Monday, August 15, 2011
Jon Bauer - Author Interview Series
Jon Bauer's first novel, Rocks in the Belly, was published this time last year and received endorsements and accolades from other writers, such as J M Coetzee, M J Hyland and David Malouf, and literary critics alike. Rocks in the Belly is certainly a book not to miss.
What authors/books did you read as a child? When did you first discover your love of books?
The Secret Seven is the first book that grasped me. I’d been afraid to read before that, having found myself without the mettle to sustain interest to the end. I still struggle to do that.
When did you first realise you were a writer? What do you hope your readers will take away with them from reading your books?
I owned the title of writer long before I was published. It’s a verb more than a noun, and I was certainly doing it. What I want readers to take from my books is some small reunification with themselves. A lost memory, pain, or love. Something of a reconnection with self and with their place as not alone in the world.
Do you find it difficult to read purely for pleasure? Does everything you read come under your ‘writer’ microscope?
Reading is largely ruined yes. I wonder about chefs and gynaecologists too. What happens to their leisure time as a result of their work? There are times when a book can burst my need to analyse, but that’s rare. Film still works on me though, it’s kind of my literature these days.
Do you have to avoid reading certain types of fiction while writing your own? Does what you read while writing have an effect on what you write? In what way?
I tend not to read fiction when I’m writing. Not out of choice, it’s just the way I feel. I read non fiction though. I don’t worry too much about things affecting my work though. It doesn’t feel fragile or finite to me that way it does with some people. I’m the same with discussing my work-in-progress. Some are deeply superstitious about that, as if they’ll scare their novel away. But I think discussing it helps me, plus it opens others up to making offerings. They tell stories that relate to mine, and that takes me in new, richer directions.
Name five authors or books that have influenced or inspired your own writing in some way.
Carver taught me to be sparing – to allow the reader space. Even if he also annoyed me as a writer. Greene spoke to my need to write with a gentle melancholy. Salinger inspired me to work hardest on my dialogue. Brett Easton Ellis reminded me how glorious it is to allow your prose to crackle and play. And Iain M Banks spoke to my imagination. Anything can happen. One more: Ray Bradbury as well as Stephen King wrote books on writing that agreed with everything I had found out myself, or aspired to in the way I approached creativity.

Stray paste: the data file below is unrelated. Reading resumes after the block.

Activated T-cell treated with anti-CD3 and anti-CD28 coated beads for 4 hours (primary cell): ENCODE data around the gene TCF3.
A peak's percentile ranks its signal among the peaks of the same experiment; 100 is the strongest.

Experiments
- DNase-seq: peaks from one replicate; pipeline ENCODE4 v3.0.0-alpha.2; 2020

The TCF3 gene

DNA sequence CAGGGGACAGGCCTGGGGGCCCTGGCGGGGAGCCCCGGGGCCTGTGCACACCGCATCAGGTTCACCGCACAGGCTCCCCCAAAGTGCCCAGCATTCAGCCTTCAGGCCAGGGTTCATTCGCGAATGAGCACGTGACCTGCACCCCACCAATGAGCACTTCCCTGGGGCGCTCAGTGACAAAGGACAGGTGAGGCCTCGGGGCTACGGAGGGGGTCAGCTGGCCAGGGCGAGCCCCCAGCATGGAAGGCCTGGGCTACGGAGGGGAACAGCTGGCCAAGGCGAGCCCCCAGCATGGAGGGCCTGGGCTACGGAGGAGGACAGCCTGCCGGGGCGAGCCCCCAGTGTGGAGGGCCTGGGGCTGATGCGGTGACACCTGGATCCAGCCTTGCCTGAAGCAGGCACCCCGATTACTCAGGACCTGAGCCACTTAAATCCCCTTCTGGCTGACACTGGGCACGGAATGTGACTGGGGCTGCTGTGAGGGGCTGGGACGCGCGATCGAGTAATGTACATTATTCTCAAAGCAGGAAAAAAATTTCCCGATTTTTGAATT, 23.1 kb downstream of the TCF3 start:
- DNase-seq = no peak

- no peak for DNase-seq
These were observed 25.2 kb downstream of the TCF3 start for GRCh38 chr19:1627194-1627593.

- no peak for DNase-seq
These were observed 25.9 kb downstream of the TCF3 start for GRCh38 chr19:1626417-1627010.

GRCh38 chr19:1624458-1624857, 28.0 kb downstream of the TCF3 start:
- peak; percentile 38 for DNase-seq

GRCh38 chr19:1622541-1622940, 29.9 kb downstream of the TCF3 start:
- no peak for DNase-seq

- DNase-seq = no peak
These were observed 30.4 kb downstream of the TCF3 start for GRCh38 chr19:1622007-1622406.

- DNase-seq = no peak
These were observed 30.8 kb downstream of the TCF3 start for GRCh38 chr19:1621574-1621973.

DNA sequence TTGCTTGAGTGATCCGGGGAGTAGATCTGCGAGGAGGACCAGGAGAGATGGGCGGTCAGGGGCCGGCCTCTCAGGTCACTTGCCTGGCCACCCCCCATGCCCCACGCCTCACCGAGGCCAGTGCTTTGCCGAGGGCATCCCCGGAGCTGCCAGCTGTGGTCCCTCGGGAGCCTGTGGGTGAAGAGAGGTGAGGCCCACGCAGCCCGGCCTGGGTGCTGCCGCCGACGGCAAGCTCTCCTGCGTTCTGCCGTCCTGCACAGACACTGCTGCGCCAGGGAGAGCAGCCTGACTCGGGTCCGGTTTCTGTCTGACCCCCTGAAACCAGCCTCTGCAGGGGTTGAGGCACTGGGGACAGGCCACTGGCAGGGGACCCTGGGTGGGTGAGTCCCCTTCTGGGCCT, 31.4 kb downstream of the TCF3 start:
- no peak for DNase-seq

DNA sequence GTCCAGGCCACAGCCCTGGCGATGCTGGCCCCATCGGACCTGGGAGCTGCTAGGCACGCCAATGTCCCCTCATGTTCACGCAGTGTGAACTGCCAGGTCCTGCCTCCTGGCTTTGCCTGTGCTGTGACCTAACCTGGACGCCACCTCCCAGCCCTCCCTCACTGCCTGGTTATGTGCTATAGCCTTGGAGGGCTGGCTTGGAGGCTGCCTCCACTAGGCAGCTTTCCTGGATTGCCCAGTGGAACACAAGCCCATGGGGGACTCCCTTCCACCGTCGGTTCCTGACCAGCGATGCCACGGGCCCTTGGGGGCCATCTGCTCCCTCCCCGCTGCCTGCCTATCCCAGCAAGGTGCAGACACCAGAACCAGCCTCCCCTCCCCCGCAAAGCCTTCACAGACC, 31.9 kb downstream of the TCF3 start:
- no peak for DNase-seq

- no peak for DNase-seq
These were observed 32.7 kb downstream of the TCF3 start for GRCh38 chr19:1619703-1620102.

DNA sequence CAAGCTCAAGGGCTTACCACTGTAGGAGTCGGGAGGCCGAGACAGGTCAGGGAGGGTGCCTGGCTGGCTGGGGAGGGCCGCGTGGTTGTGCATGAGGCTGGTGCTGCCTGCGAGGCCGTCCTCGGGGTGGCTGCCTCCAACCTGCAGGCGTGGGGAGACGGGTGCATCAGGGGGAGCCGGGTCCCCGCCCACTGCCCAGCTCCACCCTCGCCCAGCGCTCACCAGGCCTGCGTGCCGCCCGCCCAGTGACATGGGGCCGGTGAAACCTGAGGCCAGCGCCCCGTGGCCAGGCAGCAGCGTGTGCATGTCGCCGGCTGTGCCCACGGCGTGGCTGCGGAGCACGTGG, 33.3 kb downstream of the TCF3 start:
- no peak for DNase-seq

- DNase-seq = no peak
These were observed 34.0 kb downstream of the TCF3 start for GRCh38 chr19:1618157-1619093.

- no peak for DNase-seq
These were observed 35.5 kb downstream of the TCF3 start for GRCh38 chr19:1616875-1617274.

If you were travelling and were told you could only take one book with you, what book would it be and why?
The book I’m working on. Sorry, but nothing keeps me company like writing. Reading is less of a comfort.
What makes a book ‘too good to put down’?
To attempt a summary: a book must be complete – offering narrative; a sense of momentum; language to savour; a sense of place; pace; a tendency to offer insight or some solace that your struggle is a common struggle; the space to project your own feelings and ideas on characters and plot… I could go on and on.
What makes you put down a book without finishing it?
A book where the brushstrokes are more obvious than the image depicted.
Do you have a favourite author? Who is it and what is it about their writing that draws you to them?
Graham Greene. I just reread The End of The Affair. It's almost perfect. I love his honesty in that book, his delicious prose, his bravery, and the way he blends narrative with language with, well all the elements. He has a quiet melancholy and a cold insight that is addictive.
If you had to list them, what would be your ‘top ten’ reads of all time (excluding the classics) and why?
Asking someone for their favourite books is like asking someone for their favourite country. I just like to travel. Don’t make me choose.
What was your 2010 ‘best read’? What was it that made it number one?
Reading By Moonlight, Brenda Walker. A searingly brutal yet beautiful depiction of the comfort that reading brought Walker while she faced cancer.
What do you think of the non-traditional publishing methods – eBooks etc? Do you think the new technology will encourage more people to read? Do you think there’s a future for print books?
I don’t think any of us can predict what will happen, but I think story will always be a part of our culture in some form. Content will always be needed, on what platform, who can say. I plan to lie down and let the wave come.
Jon's short fiction has been broadcast on national radio; performed at Melbourne’s Arts Centre; featured in The Daily Telegraph UK; The Sleepers Almanac (Aus/NZ);Torpedo Literary Journal, and had repeated success in The Bridport Prize – the world’s largest open writing competition.
Find out more about Jon here.